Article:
This book lives up to its hype. Atkinson manages to weave a narrative where all the elements of the war in North Africa are skillfully woven into a single whole - the grand politics that so vexed Eisenhower, the commanders of the units - especially American, French and British, and the individual soldiers themselves. Most importantly he weaves a story of the growth of the Americans - the men and the leaders - one could weave a metaphor of the army as a child, learning its way. Atkinson compares the novice Americans, at all levels, with the veteran British and Germans. Well illustrated with maps and photos this is a must have for those interested in World War II, right on the book shelf with The Longest Day and Guadalcanal Diary.
I wanted to like this book. It is about a part of World War II I have studied little. It is written from an overview perspective, so one should be able to get a good understanding of the theatre. But it was a disaster.
From simple factual errors (p. 88 the Mitchell bomber has only TWO engines), to a clear misunderstanding of military units (p. 146 where the 7th Division is described as having only 2 battalions - a full division has between 6 and 12 battalions plus various other formations), to maps that have none of the locations mentioned in the text they are accompanying, to inconsistency from one paragraph to the next (pp. 101-2 where 75 bombers become 93, unless it was really 108, just a few paragraphs later) Duffy is all over the place.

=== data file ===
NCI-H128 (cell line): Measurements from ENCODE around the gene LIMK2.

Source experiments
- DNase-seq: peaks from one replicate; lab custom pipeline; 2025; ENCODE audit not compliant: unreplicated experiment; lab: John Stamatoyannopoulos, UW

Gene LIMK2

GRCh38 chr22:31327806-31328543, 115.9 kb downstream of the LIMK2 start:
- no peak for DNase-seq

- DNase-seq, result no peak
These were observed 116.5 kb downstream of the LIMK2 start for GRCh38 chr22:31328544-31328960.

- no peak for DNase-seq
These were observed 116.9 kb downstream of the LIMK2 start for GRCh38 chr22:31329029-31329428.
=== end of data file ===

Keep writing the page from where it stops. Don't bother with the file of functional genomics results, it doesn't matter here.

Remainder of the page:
Unfortunately, he is no better with the people. He gives brief biographies of the players - leaders mostly but some common soldiers too - and they sound good, until they don't. One general is noted as having been commissioned in 1923 but only two pages later to have distinguished himself in World War One when he was but a teen, though no further mention is given.
To round it out, Duffy's descriptions of terrain are also challenged. In one chapter he tells how the Allies decide to build three large airfields in a place which, just two pages before, he has described as having rough mountains marching to within a hundred meters of a mangrove jungle lined shore. Doesn't sound like any place for a large flat airfield!
I'll continue to look for a good history of the Second World War in New Guinea. This is not it.
Lipscombe tells a detailed and well researched and documented history of the British artillery of the Peninsular and Waterloo campaigns of the Napoleonic Wars. He details the tension between Wellington and his artillery leaders brought about in no small part by the dual nature of the command structure from London where the artillery technically was not part of Wellington's line of command.
Me as a critic (be careful! the harshness will be well concealed!)